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Effect of Fiber Orientation on Dynamic Compressive Properties of an Ultra-High Performance Concrete

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Technical Report

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U.S. Army Engineer Research and Development Center Vicksburg United States

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Casting structural elements with ultra-high performance concrete UHPC tends to create preferential fiber alignment, which affects the strength and must be accounted for in design. To date, most work on fiber-orientation effects has been in tension rather than compression. This work characterizes the fiber orientation occurring in a typical UHPC beam and how that orientation affects compressive behavior at high strain rates. Specimens 36 total were cored from the beam, and their fiber orientations were non-destructively evaluated using x ray computed tomography. Fibers showed flow-induced alignment along the length of the beam. The perpendicular orientation number was used to describe orientation, as fibers perpendicular to the load were most effective in crack bridging. Quasi-static compressive strength appeared to increase with perpendicular orientation number, but the correlation is uncertain due to data limitations. Dynamic tests at strain rates of 130 to 200 s-1 were performed with a split-Hopkinson pressure bar. Dynamic compressive strength was independent of orientation number in these tests, although results suggested that the distribution and orientation of fibers influenced crack formation. The strain at peak stress, a measure of ductility, increased up to 25 percent over the range of perpendicular orientation numbers tested.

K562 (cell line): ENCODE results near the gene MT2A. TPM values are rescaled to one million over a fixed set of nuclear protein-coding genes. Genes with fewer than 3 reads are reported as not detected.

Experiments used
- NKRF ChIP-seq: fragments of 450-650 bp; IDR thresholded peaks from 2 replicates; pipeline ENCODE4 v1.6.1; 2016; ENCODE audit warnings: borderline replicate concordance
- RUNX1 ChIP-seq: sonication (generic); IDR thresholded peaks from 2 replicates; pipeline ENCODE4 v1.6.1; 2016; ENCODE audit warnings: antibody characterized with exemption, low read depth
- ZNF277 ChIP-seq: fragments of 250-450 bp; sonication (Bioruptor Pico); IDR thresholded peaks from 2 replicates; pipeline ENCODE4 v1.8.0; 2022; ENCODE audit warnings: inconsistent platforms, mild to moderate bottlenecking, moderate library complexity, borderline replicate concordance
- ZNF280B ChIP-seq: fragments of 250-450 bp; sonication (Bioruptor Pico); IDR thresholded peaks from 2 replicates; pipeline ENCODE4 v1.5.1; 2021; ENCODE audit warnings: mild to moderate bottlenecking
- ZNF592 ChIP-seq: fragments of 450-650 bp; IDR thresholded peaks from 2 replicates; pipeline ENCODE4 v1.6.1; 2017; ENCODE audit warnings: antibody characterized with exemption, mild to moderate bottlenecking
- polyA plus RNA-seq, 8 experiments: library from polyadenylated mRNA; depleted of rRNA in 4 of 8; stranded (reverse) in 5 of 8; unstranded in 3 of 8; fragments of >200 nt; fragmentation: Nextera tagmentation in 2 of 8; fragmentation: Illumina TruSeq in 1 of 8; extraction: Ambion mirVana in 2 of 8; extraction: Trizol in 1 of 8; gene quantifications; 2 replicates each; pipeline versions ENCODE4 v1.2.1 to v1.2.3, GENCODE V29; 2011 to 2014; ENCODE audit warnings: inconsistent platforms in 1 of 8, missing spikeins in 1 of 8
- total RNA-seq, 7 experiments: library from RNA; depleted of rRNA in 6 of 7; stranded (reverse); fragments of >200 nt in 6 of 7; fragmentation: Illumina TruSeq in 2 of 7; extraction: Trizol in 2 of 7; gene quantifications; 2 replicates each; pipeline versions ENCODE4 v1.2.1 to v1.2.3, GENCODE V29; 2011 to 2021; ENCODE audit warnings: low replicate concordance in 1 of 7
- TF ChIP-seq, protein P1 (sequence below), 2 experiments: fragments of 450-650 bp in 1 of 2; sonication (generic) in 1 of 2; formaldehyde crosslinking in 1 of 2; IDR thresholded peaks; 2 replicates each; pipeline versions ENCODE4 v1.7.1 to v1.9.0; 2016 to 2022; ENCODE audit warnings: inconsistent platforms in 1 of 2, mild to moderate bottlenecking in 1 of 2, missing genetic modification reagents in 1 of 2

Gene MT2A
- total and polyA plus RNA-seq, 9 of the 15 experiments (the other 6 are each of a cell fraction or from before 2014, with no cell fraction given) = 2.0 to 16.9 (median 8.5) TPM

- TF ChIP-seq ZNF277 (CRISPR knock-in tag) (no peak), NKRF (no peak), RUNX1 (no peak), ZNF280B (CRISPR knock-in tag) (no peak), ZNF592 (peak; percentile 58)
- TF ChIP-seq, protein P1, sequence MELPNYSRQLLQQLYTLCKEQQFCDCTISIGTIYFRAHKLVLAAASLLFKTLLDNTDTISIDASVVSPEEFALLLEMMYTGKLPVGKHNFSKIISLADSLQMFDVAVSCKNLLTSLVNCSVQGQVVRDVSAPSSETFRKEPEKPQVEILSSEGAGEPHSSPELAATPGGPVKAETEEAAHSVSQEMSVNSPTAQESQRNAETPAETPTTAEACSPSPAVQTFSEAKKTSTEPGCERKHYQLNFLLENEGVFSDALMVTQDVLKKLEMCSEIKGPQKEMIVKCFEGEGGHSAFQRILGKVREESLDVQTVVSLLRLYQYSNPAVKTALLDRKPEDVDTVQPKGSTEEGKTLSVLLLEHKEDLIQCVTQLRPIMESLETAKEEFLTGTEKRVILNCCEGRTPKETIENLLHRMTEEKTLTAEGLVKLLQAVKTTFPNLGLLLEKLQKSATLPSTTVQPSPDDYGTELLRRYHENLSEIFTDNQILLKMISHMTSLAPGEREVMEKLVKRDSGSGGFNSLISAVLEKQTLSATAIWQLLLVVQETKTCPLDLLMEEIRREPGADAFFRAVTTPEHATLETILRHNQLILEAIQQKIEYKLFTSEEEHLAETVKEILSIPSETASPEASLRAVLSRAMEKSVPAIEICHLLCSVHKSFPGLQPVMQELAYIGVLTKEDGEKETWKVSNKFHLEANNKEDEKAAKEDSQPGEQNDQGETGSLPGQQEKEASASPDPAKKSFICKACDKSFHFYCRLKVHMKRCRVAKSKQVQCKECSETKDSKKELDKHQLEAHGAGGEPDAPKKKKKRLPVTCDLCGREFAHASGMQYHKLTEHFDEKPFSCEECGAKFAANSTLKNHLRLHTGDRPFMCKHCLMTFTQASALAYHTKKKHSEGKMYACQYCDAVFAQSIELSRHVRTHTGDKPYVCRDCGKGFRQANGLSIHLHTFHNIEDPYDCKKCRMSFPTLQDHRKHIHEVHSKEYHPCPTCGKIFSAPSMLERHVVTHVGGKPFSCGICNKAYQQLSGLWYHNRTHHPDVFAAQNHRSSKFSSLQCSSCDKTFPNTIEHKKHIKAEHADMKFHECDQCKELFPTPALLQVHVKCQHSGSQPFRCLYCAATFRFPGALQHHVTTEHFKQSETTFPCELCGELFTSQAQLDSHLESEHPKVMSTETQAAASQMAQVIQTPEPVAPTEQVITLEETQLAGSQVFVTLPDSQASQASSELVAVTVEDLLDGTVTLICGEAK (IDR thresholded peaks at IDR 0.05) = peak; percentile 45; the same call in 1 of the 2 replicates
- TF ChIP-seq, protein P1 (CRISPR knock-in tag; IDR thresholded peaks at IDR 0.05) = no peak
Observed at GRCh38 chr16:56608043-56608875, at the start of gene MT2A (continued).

Subject Categories:

  • Ceramics, Refractories and Glass
  • Military Forces and Organizations

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